RS evaluates theism using Bayes's Theorem (BT). Here, we'll review:

- BT as RS presents it and
- reasons to use BT to evaluate theism.

__The Theorem__

Where:

- h = the hypothesis in questions
- e = evidence for h
- k = general background knowledge (GBK; tautological knowledge)
- P = the probability of h

then:

- P(h/e&k) = the probability of h, given e & k
- P(e/h&k) = the probability of e, given h & k
- P(h/k) = the probability of h, given k, i.e., the prior probability of h
- P(e/k) = the probability of e, given k, i.e., the prior probability of e
- P(h/e&k) = [P(e/h&k) P(h/k)] / P(e/k) all of which =
- the probability of h, given e & k = [(the probability of e, given h & k) * (the probability of h, given k)] divided by the probability of e, given k

Plug in the variables for theism and you get:

the probability that God exists, given evidence wrt God's existence & general background knowledge =

[(the probability of the evidence wrt God's existence, given God's existence and GBK) * (the probability of God exists, GBK)] all divided by (the probability of the evidence wrt God's existence, GBK)

*Why Use BT Wrt Theism*

RS will consider the following arguments:

- cosmological
- teleological
- from consciousness and morality
- from providence
- from evil
- from history and miracles
- from religious experience

RS will combine the arguments by considering them in the above order and assessing their probability according to Bayes’s theorem. E.g., he first considers the cosmological argument. When he gets to considering a second (or later) argument, whatever assessment he’s made of the prior argument(s) will be included in the evidence [(e)] of the second (or later) argument. I.e., the results of an argument’s assessment is included in the evidence [(e)] of subsequent assessments, so adding them one at a time combines the arguments.

RS's assessments of the arguments will be imprecise bco the difficulties in calculating exact probability values for theistic and non-theistic propositions, claims, arguments, etc.. He maintains that BT can be useful with broad probability estimates, e.g., giving such-and-such theory a probability >0.5 but less than 1. He will use such broad estimates here.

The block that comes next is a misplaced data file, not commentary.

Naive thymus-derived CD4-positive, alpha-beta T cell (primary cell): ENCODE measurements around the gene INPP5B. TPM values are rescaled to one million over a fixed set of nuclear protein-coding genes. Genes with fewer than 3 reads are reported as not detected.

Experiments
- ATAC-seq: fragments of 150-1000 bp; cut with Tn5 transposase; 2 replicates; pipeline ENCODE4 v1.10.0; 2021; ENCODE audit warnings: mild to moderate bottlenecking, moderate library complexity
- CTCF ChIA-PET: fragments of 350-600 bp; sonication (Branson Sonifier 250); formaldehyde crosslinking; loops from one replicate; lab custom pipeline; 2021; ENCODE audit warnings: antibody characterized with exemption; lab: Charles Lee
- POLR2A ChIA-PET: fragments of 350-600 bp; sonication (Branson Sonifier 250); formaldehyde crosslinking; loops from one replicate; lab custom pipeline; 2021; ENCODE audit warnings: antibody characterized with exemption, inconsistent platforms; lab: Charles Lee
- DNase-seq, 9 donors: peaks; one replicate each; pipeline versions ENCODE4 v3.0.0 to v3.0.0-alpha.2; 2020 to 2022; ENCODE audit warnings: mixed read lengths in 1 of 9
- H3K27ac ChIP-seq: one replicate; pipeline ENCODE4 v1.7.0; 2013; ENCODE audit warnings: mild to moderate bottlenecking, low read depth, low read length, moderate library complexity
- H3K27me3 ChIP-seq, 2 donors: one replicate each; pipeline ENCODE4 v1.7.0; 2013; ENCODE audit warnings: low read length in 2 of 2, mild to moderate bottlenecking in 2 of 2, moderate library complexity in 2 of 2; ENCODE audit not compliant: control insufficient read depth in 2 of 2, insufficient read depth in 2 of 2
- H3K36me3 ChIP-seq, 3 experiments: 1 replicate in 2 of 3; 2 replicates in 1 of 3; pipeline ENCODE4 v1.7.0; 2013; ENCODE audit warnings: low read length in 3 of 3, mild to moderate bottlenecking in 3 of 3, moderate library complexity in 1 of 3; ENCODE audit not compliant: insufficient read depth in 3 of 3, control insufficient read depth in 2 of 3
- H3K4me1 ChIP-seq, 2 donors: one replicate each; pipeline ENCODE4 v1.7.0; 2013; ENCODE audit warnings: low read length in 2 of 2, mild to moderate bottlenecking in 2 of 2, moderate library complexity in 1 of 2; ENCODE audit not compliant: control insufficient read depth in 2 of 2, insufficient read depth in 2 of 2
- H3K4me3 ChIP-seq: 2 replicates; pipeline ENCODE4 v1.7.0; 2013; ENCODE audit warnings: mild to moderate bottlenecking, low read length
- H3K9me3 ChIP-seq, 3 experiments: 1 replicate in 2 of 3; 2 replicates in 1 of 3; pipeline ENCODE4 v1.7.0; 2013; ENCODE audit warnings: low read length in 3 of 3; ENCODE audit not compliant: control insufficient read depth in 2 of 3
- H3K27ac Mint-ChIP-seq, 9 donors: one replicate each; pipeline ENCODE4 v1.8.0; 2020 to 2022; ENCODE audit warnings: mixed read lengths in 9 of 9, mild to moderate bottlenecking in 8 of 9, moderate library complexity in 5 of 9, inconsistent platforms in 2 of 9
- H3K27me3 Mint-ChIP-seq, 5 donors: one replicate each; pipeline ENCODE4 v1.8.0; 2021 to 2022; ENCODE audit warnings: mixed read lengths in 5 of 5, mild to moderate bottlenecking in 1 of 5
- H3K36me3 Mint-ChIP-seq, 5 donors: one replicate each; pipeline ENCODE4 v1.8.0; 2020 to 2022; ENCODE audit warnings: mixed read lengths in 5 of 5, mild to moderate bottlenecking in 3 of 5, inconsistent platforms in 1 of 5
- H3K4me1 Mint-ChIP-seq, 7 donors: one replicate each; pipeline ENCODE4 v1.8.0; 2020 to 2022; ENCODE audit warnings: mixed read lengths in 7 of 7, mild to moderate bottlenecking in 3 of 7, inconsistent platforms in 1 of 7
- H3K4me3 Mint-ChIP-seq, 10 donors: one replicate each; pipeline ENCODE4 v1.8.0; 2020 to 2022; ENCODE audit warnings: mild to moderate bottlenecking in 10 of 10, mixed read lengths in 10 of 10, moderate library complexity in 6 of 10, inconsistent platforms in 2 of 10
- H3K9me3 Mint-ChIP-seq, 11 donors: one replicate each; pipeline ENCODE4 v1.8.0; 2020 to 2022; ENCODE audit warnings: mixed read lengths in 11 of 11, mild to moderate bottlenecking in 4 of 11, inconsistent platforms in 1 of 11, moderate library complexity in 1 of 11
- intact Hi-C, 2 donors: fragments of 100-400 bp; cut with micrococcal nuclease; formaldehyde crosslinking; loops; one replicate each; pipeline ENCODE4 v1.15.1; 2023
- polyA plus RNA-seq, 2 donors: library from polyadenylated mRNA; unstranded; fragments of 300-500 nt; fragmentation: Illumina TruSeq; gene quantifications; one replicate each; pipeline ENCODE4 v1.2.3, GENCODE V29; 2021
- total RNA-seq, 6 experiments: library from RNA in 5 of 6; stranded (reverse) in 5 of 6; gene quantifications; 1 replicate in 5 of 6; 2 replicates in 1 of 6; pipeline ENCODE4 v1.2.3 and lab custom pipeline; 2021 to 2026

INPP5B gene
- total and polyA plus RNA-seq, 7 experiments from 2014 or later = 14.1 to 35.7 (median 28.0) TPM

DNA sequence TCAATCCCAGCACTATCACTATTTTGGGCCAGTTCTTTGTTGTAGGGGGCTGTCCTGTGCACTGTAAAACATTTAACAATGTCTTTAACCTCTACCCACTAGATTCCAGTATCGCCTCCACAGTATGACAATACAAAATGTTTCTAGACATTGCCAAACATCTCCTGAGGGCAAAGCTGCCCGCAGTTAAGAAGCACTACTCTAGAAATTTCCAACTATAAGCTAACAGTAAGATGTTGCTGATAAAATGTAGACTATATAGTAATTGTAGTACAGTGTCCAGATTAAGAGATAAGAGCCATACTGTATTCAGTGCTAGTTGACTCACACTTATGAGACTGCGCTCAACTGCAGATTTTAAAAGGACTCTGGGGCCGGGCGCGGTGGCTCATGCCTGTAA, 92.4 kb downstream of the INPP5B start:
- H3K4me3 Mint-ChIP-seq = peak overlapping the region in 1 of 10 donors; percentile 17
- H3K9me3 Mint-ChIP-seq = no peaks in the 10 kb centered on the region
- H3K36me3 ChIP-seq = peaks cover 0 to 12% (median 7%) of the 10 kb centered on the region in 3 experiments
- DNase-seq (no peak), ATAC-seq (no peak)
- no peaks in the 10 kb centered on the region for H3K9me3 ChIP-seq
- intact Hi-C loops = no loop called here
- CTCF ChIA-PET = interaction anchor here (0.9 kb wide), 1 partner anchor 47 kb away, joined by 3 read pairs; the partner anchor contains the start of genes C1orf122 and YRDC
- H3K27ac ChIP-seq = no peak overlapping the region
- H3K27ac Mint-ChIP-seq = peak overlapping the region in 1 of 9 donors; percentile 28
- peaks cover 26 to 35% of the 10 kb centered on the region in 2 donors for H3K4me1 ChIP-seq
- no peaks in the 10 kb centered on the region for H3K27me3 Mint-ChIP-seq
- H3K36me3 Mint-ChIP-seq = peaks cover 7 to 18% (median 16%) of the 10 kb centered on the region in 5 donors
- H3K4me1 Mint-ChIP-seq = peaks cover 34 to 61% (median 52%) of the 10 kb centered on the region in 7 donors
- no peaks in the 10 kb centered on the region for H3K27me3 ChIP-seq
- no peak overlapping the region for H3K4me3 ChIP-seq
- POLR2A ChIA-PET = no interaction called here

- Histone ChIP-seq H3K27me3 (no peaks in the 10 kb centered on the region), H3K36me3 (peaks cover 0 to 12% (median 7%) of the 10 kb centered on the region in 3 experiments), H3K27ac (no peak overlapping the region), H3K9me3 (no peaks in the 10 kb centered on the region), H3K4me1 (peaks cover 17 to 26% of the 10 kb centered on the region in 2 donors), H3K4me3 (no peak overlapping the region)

The SEP entry notes that BT is handy when there is disagreement wrt calculation of unconditional and conditional probabilities. If certain info is known and agreed upon, the inverse probability may be more easily calculated and may be more readily agreed upon.

Though a mathematical triviality, Bayes's Theorem is of great value in calculating conditional probabilities because inverse probabilities are typically both easier to ascertain and less subjective than direct probabilities. People with different views about the unconditional probabilities of

EandHoften disagree aboutE's value as an indicator ofH. Even so, they can agree about the degree to which the hypothesis predicts the data if they know any of the following intersubjectively available facts: (a)E'sobjectiveprobability givenH, (b) the frequency with which events likeEwill occur ifHis true, or (c) the fact thatHlogically entailsE. Scientists often design experiments so that likelihoods can be known in one of these "objective" ways. Bayes's Theorem then ensures that any dispute about the significance of the experimental results can be traced to "subjective" disagreements about the unconditional probabilities ofHandE.

This particular feature hasn't any important role in RS's calculations. He maintains that BT does not imply that the predictive success of theories must be known. BT can be used to calculate a theory's probability without proof of predictability. The probability that we observe certain evidence can confirm a certain hypothesis even if we have not observed said evidence. Given what they would argue is relevant evidence, a person could use BT to calculate the probability of a future event, e.g., if and when an asteroid will hit Earth, and this calculated probability is important in itself, regardless of whether ot not actual events are ever observed in accordance or in opposition to the calculated probability.

Theism argues from the existence and nature of the universe to the existence of a non-embodied omnibeing. Some folks argue from the existence of certain evidence, e.g., personal experiences, to the existence of non-embodied beings, i.e., ghosts. We should use BT wrt theism bc we should use it when assessing other arguments that are similar in nature to theism, such as arguments about ghosts. It sounds like RS is saying here that we should use the same methods of evaluating theism as we use wrt other theories. As an aside, it might be interesting to think about other features of theory evaluation, e.g., parallels wrt the nature of evidence, proof, etc. in theistic v. non-theistic arguments. It reminds me of intelligent design proponents' attempts to change the method by which we typically evaluate theories. This change in method would result in propositions being accepted as knowledge which, under the current method, may have been discredited as knowledge and vv. Another time for that, perhaps.

Next up: The scientifically inexplicable and different breadths of explanation.

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